Nicholson


 Engineering a Business for Profit:

An Effective Measure to Ensure Financial Obligations Are Met

By Ben T. Nicholson President of Fortis Business Advisors

 

When management is effective at exercising control over measurable operating metrics and handles scalability organically, for every dollar of revenue generated in a business a portion will be profit. Without operational controls in place and absent a strategic approach to profitability, the business may not succeed with any longevity, will lose market share, and the lending institution or business owner will be left holding the proverbial bag as the firm declines or, worse, defaults.

 

At any point during the lifecycle of a business, from projection review in loan origination to special assets classification and workout, when lending institutions are performing due diligence on a borrower’s financials, it is prudent to gain stronger understanding of what cost control strategies are being employed by the borrower to arrive at optimal profitability. In doing so, the lender will cultivate better insight into the borrower’s business model, thereby tapping into hidden sources of capital, increasing effective communication, and ultimately minimizing challenges with debt servicing, breach of covenants and potential default.

Benchmarked and anticipated profit margins vary by industry, differ from business to business, and can be razor-thin or the size of a proportionate bubble. However, when a firm is engineered to generate profit in a controlled cost structure, profit becomes a measurable outcome from the operation rather than what is left over after all other expenses have been paid; the business becomes a profitable investment instead of a job purchased by the managing members that is being financed by the lending institution.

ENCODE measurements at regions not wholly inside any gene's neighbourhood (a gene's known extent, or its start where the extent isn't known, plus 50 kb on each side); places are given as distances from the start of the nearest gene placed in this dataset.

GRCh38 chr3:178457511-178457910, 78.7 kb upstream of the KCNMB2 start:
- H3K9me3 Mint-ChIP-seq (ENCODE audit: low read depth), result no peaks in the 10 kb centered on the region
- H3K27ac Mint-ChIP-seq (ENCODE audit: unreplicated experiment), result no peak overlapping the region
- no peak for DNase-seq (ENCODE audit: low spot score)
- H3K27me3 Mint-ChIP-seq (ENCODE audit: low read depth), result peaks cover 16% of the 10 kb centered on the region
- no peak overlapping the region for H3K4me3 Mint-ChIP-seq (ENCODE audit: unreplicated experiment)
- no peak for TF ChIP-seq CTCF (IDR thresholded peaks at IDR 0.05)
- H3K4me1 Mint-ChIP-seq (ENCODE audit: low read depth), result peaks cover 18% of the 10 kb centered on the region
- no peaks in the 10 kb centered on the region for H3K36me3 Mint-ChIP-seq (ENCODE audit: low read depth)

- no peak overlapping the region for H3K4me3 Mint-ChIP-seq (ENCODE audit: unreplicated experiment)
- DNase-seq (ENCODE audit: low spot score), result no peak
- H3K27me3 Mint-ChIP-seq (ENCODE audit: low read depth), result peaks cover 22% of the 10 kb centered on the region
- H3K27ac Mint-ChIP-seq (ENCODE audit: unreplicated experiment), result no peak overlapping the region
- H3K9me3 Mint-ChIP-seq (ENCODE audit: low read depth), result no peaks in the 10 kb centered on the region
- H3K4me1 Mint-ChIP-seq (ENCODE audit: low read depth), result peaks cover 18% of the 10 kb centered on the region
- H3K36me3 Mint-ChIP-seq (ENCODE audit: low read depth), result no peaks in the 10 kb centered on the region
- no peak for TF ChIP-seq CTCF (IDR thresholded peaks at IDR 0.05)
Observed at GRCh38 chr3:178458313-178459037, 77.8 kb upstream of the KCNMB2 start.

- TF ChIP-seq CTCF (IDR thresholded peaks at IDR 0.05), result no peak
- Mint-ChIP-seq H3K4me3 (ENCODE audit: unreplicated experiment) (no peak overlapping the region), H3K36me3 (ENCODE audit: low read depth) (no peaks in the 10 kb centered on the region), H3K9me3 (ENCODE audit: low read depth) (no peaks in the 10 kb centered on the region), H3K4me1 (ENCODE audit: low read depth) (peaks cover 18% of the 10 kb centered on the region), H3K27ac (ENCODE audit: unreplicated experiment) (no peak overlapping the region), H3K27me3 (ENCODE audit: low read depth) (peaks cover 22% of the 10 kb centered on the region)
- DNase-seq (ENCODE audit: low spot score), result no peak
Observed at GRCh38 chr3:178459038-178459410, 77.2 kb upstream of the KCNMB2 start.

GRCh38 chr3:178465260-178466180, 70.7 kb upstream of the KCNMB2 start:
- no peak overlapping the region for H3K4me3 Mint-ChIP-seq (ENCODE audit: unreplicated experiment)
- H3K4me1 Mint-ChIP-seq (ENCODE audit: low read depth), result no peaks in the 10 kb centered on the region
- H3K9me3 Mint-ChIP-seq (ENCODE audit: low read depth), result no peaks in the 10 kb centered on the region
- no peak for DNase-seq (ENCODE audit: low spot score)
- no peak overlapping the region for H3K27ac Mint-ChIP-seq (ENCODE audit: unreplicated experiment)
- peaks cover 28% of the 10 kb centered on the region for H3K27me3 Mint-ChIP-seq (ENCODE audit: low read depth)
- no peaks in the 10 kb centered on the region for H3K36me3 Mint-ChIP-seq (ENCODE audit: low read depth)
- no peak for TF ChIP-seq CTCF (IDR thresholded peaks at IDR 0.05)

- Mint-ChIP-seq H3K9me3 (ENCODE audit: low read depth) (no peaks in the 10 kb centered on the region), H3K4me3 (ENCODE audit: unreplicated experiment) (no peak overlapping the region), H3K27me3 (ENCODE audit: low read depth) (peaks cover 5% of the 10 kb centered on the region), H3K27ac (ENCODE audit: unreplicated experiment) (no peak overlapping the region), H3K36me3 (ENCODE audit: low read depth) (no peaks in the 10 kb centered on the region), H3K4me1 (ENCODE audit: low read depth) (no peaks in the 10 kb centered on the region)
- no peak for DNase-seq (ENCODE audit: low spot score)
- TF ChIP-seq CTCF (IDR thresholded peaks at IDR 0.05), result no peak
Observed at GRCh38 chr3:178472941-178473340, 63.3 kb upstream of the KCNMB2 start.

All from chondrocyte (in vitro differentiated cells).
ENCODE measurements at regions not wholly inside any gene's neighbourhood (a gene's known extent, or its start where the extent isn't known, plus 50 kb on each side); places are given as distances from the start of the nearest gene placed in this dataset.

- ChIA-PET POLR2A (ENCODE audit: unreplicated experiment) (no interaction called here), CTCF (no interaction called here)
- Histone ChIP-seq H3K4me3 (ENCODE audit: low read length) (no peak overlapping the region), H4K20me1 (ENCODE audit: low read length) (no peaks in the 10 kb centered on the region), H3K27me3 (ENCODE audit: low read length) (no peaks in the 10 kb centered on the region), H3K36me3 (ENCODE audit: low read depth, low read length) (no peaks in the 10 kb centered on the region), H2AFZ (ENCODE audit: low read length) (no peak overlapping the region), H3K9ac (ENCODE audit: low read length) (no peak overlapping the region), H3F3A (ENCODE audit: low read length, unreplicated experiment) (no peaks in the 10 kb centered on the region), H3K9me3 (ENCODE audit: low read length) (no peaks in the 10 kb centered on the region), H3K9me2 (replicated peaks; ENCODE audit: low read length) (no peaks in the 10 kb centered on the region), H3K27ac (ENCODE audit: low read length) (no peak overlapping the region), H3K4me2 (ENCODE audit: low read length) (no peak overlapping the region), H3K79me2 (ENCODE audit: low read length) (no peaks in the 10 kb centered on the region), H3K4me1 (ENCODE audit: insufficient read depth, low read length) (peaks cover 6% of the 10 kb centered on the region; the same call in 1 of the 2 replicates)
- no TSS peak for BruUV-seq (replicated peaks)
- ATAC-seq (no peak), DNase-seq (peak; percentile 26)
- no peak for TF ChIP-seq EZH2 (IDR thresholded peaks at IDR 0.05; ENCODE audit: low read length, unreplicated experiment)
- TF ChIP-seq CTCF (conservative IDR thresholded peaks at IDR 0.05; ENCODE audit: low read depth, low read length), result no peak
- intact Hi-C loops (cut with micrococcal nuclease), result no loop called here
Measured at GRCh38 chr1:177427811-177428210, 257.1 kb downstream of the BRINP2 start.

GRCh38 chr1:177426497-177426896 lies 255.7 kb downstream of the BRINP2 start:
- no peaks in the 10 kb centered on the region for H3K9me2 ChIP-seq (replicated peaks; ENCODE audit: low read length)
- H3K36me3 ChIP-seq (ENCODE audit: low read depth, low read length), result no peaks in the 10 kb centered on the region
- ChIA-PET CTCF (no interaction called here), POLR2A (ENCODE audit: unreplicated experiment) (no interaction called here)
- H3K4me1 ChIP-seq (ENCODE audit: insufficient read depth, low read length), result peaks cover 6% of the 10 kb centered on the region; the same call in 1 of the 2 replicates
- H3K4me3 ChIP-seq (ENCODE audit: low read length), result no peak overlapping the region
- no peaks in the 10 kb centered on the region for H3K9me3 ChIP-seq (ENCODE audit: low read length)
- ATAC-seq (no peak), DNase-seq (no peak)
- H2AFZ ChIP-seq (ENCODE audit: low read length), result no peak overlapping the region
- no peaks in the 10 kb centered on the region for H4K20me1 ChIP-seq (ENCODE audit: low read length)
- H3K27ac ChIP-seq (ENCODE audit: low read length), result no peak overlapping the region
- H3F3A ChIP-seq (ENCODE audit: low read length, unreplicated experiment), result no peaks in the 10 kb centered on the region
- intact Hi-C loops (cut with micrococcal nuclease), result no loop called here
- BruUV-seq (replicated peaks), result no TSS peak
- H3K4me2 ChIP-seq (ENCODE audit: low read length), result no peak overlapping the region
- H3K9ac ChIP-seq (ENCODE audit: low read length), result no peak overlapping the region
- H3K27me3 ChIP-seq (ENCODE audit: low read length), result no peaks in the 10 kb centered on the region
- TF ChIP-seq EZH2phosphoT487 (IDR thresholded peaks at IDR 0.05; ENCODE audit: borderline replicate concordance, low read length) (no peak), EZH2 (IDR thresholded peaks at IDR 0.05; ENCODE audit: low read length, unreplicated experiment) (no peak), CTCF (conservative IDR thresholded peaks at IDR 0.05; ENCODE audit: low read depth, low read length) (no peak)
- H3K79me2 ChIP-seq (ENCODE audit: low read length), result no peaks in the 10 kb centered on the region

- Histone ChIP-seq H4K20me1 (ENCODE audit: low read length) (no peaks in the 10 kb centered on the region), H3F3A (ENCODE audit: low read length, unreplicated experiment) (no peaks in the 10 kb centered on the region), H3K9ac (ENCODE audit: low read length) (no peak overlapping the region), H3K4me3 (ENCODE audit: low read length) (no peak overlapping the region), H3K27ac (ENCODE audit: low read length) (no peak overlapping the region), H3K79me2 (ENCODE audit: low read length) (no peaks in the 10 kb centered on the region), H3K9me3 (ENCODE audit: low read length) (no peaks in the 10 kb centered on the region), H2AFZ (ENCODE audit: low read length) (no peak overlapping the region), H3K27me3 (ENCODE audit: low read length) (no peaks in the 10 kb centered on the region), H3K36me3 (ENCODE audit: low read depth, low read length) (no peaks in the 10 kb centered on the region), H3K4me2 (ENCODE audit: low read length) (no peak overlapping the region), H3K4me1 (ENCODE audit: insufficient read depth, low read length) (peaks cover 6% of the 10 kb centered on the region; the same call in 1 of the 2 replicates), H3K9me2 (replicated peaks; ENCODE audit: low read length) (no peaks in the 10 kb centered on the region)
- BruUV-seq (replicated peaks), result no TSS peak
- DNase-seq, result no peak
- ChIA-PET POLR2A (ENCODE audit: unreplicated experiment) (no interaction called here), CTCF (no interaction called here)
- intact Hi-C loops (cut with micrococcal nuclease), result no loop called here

How Lending Institutions Benefit from Profit Engineering
Profit engineering is an effective tool that can be utilized for lenders and borrowers during the process of approval in loan origination, when a borrower is going through or emerging from a workout situation, and turnaround situations where the borrower is exiting a bank facility and into an alternative financing source. After performance optimization measures have been executed, a strategic sales and marketing program has been implemented, and profit has been engineered and budgeted along with operating expenses, the lending institution will recognize that the borrower has an active strategy for growth and success, thereby increasing the lending institution’s confidence in the borrower’s ability to remain profitable and effectively service the financial commitment.

Profit as the First Line of Expense
To engineer a business for profit, a percentage of the net profit as presented in the income statement is carved out and reapportioned as a payable expense equivalent to note payments, cost of goods to vendors and general, administrative, or operating expenses. Because engineered profit is classified as an expense, it is budgeted through projections and subsequently benchmarked in budget reports.

With a reasonable payables schedule, typically monthly or quarterly, profit distributions of the engineered profit can be executed concurrent with paying other payables, thereby ensuring that a reasonable return on investment is being earned through the performance of the business. If the business is not profitable or is in a workout situation, effective turnaround actions can be executed to identify challenges causing the unprofitability, and in planning the emergence and growth, as projections are being developed and budgets planned, engineering profit becomes part of the restructuring and renewal.